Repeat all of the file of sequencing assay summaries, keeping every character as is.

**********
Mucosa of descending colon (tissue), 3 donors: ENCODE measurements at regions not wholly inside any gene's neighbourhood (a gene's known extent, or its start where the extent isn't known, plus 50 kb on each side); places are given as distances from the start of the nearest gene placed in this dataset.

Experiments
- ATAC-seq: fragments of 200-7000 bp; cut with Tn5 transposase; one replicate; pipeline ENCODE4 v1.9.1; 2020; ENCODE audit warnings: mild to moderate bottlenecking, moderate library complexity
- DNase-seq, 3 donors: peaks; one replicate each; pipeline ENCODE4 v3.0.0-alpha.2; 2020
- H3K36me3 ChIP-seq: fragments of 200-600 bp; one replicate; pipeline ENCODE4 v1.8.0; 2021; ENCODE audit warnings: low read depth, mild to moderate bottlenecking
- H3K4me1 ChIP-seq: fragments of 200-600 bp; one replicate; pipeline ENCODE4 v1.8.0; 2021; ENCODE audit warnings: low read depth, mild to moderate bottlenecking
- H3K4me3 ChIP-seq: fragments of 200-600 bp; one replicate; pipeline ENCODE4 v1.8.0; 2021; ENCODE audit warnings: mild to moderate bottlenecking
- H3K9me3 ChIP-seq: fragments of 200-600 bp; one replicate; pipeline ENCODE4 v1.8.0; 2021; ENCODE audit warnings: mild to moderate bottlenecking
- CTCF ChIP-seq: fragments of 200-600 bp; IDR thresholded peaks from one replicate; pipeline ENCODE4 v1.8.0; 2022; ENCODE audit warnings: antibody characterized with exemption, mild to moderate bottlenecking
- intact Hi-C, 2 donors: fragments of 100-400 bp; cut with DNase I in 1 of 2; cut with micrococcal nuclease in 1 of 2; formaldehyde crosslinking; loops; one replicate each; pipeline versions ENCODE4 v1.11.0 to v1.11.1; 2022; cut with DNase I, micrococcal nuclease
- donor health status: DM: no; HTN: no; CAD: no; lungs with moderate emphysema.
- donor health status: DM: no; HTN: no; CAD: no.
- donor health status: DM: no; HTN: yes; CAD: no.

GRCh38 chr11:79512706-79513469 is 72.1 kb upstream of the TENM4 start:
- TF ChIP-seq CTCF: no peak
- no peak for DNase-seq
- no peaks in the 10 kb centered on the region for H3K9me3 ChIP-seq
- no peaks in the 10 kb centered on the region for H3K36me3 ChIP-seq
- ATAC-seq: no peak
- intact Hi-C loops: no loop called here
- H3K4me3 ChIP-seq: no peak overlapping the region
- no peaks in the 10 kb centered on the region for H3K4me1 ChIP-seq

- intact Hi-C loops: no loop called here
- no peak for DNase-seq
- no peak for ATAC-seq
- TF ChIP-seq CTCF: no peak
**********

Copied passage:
Mucosa of descending colon (tissue), 3 donors: ENCODE measurements at regions not wholly inside any gene's neighbourhood (a gene's known extent, or its start where the extent isn't known, plus 50 kb on each side); places are given as distances from the start of the nearest gene placed in this dataset.

Experiments
- ATAC-seq: fragments of 200-7000 bp; cut with Tn5 transposase; one replicate; pipeline ENCODE4 v1.9.1; 2020; ENCODE audit warnings: mild to moderate bottlenecking, moderate library complexity
- DNase-seq, 3 donors: peaks; one replicate each; pipeline ENCODE4 v3.0.0-alpha.2; 2020
- H3K36me3 ChIP-seq: fragments of 200-600 bp; one replicate; pipeline ENCODE4 v1.8.0; 2021; ENCODE audit warnings: low read depth, mild to moderate bottlenecking
- H3K4me1 ChIP-seq: fragments of 200-600 bp; one replicate; pipeline ENCODE4 v1.8.0; 2021; ENCODE audit warnings: low read depth, mild to moderate bottlenecking
- H3K4me3 ChIP-seq: fragments of 200-600 bp; one replicate; pipeline ENCODE4 v1.8.0; 2021; ENCODE audit warnings: mild to moderate bottlenecking
- H3K9me3 ChIP-seq: fragments of 200-600 bp; one replicate; pipeline ENCODE4 v1.8.0; 2021; ENCODE audit warnings: mild to moderate bottlenecking
- CTCF ChIP-seq: fragments of 200-600 bp; IDR thresholded peaks from one replicate; pipeline ENCODE4 v1.8.0; 2022; ENCODE audit warnings: antibody characterized with exemption, mild to moderate bottlenecking
- intact Hi-C, 2 donors: fragments of 100-400 bp; cut with DNase I in 1 of 2; cut with micrococcal nuclease in 1 of 2; formaldehyde crosslinking; loops; one replicate each; pipeline versions ENCODE4 v1.11.0 to v1.11.1; 2022; cut with DNase I, micrococcal nuclease
- donor health status: DM: no; HTN: no; CAD: no; lungs with moderate emphysema.
- donor health status: DM: no; HTN: no; CAD: no.
- donor health status: DM: no; HTN: yes; CAD: no.

GRCh38 chr11:79512706-79513469 is 72.1 kb upstream of the TENM4 start:
- TF ChIP-seq CTCF: no peak
- no peak for DNase-seq
- no peaks in the 10 kb centered on the region for H3K9me3 ChIP-seq
- no peaks in the 10 kb centered on the region for H3K36me3 ChIP-seq
- ATAC-seq: no peak
- intact Hi-C loops: no loop called here
- H3K4me3 ChIP-seq: no peak overlapping the region
- no peaks in the 10 kb centered on the region for H3K4me1 ChIP-seq

- intact Hi-C loops: no loop called here
- no peak for DNase-seq
- no peak for ATAC-seq
- TF ChIP-seq CTCF: no peak